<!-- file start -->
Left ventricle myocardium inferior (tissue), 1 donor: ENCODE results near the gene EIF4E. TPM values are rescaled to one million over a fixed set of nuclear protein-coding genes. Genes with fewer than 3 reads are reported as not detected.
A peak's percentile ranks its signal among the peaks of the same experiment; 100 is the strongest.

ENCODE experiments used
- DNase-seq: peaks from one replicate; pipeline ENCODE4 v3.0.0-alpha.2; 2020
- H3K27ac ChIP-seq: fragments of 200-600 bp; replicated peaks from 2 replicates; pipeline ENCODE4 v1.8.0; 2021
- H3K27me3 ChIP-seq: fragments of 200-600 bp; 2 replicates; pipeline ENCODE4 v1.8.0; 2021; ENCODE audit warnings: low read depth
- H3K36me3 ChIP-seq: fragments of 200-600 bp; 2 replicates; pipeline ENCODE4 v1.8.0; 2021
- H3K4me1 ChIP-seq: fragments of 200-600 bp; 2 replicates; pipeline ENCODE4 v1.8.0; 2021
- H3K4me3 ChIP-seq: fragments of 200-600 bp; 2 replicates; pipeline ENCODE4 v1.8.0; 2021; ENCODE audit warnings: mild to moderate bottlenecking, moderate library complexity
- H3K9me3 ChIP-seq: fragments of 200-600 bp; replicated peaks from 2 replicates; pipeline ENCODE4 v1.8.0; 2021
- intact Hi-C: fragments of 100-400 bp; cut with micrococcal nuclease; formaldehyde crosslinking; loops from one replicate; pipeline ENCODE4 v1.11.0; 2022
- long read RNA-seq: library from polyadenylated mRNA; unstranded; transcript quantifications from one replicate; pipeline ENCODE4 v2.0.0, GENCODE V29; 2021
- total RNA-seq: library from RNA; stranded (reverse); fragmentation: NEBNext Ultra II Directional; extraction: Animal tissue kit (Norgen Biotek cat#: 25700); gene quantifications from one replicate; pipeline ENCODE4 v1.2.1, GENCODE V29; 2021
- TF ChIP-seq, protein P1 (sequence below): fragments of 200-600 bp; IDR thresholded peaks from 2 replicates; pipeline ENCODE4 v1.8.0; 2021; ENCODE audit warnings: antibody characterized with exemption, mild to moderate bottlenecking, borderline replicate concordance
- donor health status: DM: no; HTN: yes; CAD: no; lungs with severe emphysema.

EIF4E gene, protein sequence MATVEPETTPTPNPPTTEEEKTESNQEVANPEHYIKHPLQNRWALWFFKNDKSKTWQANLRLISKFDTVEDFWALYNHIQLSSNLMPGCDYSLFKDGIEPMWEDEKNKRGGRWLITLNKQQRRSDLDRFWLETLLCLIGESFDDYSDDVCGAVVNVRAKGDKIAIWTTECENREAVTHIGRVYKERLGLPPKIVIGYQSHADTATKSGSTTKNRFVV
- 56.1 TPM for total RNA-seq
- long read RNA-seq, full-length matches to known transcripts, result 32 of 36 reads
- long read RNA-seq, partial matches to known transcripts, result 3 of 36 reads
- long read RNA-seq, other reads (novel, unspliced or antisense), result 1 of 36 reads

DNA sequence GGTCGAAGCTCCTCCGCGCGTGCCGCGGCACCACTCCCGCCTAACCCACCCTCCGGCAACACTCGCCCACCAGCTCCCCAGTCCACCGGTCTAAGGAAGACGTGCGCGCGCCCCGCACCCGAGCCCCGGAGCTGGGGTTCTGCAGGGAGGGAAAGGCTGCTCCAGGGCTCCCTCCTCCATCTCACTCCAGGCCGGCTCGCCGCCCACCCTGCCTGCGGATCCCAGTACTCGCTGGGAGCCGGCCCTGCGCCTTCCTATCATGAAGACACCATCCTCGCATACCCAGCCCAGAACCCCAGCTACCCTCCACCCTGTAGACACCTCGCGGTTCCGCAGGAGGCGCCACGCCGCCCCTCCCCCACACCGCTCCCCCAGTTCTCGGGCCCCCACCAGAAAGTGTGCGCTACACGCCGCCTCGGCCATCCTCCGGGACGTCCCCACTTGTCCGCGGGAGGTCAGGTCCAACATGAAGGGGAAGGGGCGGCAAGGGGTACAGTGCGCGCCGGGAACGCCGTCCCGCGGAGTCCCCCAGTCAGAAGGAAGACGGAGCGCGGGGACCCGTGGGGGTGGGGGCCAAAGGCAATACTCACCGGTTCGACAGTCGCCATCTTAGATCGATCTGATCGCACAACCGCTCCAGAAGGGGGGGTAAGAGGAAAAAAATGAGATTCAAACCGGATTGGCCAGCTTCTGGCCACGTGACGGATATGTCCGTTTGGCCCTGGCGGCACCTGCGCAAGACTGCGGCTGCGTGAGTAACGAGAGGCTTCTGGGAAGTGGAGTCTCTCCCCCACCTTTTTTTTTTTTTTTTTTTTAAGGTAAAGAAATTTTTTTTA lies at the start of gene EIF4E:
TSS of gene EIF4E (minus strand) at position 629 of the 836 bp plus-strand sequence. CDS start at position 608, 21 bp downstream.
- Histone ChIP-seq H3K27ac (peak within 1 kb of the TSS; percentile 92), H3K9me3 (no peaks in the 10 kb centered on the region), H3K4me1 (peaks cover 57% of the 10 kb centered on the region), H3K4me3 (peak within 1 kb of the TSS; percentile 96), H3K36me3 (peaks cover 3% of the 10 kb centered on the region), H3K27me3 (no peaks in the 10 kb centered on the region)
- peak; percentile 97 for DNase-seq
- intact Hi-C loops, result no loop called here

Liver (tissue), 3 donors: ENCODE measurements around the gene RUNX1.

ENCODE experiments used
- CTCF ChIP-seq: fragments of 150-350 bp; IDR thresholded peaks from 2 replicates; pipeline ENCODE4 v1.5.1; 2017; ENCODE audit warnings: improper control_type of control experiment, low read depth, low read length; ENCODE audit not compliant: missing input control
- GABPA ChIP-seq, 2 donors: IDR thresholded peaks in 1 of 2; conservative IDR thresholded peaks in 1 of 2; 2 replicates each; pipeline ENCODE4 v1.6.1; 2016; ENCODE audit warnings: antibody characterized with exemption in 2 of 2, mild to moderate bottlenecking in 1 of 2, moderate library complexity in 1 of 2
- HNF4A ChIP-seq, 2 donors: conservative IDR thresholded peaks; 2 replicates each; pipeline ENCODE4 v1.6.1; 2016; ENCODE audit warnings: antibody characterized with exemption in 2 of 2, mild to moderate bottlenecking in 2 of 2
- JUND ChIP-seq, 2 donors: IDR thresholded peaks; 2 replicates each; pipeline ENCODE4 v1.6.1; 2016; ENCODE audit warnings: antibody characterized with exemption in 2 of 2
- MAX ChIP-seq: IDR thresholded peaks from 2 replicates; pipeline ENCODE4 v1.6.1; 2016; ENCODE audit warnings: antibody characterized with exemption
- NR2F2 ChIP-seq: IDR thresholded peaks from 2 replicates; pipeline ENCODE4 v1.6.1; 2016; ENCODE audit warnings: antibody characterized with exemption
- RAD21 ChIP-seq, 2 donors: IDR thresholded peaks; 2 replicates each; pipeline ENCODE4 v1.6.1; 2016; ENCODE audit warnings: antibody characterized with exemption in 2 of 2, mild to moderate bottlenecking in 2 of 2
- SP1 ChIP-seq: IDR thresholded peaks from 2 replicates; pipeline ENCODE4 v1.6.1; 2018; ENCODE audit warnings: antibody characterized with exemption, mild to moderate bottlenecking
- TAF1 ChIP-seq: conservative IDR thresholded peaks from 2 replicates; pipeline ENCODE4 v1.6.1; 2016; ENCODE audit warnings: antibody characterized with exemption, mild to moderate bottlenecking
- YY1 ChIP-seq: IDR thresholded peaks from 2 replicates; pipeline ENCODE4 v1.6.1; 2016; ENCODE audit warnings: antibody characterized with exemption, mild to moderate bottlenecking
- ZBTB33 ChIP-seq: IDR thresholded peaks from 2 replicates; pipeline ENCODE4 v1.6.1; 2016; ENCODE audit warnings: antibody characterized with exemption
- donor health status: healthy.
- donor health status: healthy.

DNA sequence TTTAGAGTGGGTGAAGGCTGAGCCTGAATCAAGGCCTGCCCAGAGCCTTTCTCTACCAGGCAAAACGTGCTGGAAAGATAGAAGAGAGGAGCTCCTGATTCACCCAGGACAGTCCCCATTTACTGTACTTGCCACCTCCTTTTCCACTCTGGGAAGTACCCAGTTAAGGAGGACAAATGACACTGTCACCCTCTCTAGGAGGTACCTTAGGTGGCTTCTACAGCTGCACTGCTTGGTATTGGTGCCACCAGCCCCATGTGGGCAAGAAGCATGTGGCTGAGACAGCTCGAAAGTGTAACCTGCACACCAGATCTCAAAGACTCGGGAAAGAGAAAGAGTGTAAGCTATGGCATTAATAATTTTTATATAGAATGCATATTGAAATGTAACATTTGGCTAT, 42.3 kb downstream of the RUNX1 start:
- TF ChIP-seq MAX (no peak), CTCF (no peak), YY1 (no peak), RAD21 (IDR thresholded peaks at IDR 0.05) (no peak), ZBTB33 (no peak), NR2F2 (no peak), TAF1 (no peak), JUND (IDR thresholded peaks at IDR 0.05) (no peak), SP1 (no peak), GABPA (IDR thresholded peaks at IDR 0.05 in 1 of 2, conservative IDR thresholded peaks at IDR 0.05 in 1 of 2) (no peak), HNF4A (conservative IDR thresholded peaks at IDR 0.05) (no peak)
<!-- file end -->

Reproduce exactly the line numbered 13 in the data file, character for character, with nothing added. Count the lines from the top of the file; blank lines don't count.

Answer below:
- total RNA-seq: library from RNA; stranded (reverse); fragmentation: NEBNext Ultra II Directional; extraction: Animal tissue kit (Norgen Biotek cat#: 25700); gene quantifications from one replicate; pipeline ENCODE4 v1.2.1, GENCODE V29; 2021